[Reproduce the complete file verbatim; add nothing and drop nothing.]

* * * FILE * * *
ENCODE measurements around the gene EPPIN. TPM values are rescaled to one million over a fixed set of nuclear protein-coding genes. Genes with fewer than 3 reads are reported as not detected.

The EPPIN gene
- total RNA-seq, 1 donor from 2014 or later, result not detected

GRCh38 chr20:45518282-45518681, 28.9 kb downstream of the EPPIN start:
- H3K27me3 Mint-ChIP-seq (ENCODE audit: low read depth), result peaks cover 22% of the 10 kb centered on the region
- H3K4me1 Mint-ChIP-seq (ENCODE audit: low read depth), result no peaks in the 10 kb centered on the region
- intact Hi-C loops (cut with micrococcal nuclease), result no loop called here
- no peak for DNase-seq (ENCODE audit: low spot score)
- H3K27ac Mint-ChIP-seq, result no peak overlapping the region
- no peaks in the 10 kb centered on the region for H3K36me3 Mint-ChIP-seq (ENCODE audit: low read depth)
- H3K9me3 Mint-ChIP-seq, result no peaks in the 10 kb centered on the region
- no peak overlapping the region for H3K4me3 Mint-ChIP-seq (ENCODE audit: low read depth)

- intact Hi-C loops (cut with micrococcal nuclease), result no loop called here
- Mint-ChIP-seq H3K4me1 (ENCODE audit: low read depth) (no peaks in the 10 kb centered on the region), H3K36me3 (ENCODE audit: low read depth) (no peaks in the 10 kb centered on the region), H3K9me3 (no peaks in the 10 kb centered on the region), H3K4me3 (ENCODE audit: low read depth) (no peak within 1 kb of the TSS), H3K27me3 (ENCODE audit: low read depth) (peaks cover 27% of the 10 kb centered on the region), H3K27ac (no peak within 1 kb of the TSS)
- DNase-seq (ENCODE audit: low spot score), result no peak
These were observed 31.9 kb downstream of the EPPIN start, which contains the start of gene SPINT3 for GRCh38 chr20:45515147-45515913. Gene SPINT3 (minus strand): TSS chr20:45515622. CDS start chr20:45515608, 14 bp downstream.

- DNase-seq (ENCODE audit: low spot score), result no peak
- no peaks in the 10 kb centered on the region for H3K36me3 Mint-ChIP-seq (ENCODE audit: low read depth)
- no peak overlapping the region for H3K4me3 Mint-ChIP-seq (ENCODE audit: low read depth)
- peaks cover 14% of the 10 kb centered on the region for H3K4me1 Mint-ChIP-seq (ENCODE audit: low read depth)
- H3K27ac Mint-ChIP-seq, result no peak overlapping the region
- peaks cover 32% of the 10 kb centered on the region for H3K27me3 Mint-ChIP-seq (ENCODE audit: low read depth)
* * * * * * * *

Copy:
ENCODE measurements around the gene EPPIN. TPM values are rescaled to one million over a fixed set of nuclear protein-coding genes. Genes with fewer than 3 reads are reported as not detected.

The EPPIN gene
- total RNA-seq, 1 donor from 2014 or later, result not detected

GRCh38 chr20:45518282-45518681, 28.9 kb downstream of the EPPIN start:
- H3K27me3 Mint-ChIP-seq (ENCODE audit: low read depth), result peaks cover 22% of the 10 kb centered on the region
- H3K4me1 Mint-ChIP-seq (ENCODE audit: low read depth), result no peaks in the 10 kb centered on the region
- intact Hi-C loops (cut with micrococcal nuclease), result no loop called here
- no peak for DNase-seq (ENCODE audit: low spot score)
- H3K27ac Mint-ChIP-seq, result no peak overlapping the region
- no peaks in the 10 kb centered on the region for H3K36me3 Mint-ChIP-seq (ENCODE audit: low read depth)
- H3K9me3 Mint-ChIP-seq, result no peaks in the 10 kb centered on the region
- no peak overlapping the region for H3K4me3 Mint-ChIP-seq (ENCODE audit: low read depth)

- intact Hi-C loops (cut with micrococcal nuclease), result no loop called here
- Mint-ChIP-seq H3K4me1 (ENCODE audit: low read depth) (no peaks in the 10 kb centered on the region), H3K36me3 (ENCODE audit: low read depth) (no peaks in the 10 kb centered on the region), H3K9me3 (no peaks in the 10 kb centered on the region), H3K4me3 (ENCODE audit: low read depth) (no peak within 1 kb of the TSS), H3K27me3 (ENCODE audit: low read depth) (peaks cover 27% of the 10 kb centered on the region), H3K27ac (no peak within 1 kb of the TSS)
- DNase-seq (ENCODE audit: low spot score), result no peak
These were observed 31.9 kb downstream of the EPPIN start, which contains the start of gene SPINT3 for GRCh38 chr20:45515147-45515913. Gene SPINT3 (minus strand): TSS chr20:45515622. CDS start chr20:45515608, 14 bp downstream.

- DNase-seq (ENCODE audit: low spot score), result no peak
- no peaks in the 10 kb centered on the region for H3K36me3 Mint-ChIP-seq (ENCODE audit: low read depth)
- no peak overlapping the region for H3K4me3 Mint-ChIP-seq (ENCODE audit: low read depth)
- peaks cover 14% of the 10 kb centered on the region for H3K4me1 Mint-ChIP-seq (ENCODE audit: low read depth)
- H3K27ac Mint-ChIP-seq, result no peak overlapping the region
- peaks cover 32% of the 10 kb centered on the region for H3K27me3 Mint-ChIP-seq (ENCODE audit: low read depth)